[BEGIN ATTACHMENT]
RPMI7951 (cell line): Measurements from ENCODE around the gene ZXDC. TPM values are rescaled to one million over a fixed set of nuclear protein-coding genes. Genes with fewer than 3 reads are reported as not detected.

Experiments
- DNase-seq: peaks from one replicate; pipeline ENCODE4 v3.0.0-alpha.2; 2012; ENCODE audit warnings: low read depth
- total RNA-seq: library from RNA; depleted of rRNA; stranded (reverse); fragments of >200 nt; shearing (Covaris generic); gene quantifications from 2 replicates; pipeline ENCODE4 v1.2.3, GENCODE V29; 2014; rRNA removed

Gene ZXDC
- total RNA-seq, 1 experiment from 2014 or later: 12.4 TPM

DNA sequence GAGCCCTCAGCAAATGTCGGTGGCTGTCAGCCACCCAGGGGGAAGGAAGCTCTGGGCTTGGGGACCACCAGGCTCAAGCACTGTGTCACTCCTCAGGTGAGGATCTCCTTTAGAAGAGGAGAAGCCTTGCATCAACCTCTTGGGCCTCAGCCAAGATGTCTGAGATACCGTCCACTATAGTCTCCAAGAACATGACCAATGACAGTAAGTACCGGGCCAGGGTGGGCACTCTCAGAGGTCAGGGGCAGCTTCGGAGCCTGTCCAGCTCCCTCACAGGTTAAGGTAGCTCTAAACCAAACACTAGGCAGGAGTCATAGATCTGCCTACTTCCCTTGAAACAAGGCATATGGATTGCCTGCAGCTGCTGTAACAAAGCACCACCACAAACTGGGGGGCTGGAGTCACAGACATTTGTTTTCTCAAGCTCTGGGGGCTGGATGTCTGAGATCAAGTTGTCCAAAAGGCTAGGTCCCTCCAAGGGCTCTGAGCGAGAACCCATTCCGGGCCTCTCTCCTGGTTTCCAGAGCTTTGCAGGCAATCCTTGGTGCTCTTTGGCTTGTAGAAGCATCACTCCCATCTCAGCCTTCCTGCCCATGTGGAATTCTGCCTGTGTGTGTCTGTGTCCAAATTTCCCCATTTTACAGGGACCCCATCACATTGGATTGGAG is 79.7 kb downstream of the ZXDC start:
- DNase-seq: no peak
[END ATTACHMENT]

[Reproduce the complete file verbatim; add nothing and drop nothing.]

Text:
RPMI7951 (cell line): Measurements from ENCODE around the gene ZXDC. TPM values are rescaled to one million over a fixed set of nuclear protein-coding genes. Genes with fewer than 3 reads are reported as not detected.

Experiments
- DNase-seq: peaks from one replicate; pipeline ENCODE4 v3.0.0-alpha.2; 2012; ENCODE audit warnings: low read depth
- total RNA-seq: library from RNA; depleted of rRNA; stranded (reverse); fragments of >200 nt; shearing (Covaris generic); gene quantifications from 2 replicates; pipeline ENCODE4 v1.2.3, GENCODE V29; 2014; rRNA removed

Gene ZXDC
- total RNA-seq, 1 experiment from 2014 or later: 12.4 TPM

DNA sequence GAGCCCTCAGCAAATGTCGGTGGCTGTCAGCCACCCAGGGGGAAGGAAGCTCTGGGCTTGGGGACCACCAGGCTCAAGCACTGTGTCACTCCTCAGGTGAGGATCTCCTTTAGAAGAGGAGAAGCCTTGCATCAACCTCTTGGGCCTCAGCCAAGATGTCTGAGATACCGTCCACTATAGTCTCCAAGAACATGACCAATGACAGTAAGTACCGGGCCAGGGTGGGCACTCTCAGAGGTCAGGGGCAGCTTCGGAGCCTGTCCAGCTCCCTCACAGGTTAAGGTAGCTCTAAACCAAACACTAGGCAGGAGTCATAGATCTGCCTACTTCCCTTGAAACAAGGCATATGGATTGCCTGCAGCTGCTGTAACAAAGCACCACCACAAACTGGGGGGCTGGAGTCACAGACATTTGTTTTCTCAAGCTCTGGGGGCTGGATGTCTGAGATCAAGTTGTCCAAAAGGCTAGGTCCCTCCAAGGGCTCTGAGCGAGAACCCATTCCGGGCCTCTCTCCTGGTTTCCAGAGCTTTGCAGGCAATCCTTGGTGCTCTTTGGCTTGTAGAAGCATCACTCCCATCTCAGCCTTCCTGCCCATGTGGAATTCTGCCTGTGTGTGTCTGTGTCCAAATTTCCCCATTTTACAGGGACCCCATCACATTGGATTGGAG is 79.7 kb downstream of the ZXDC start:
- DNase-seq: no peak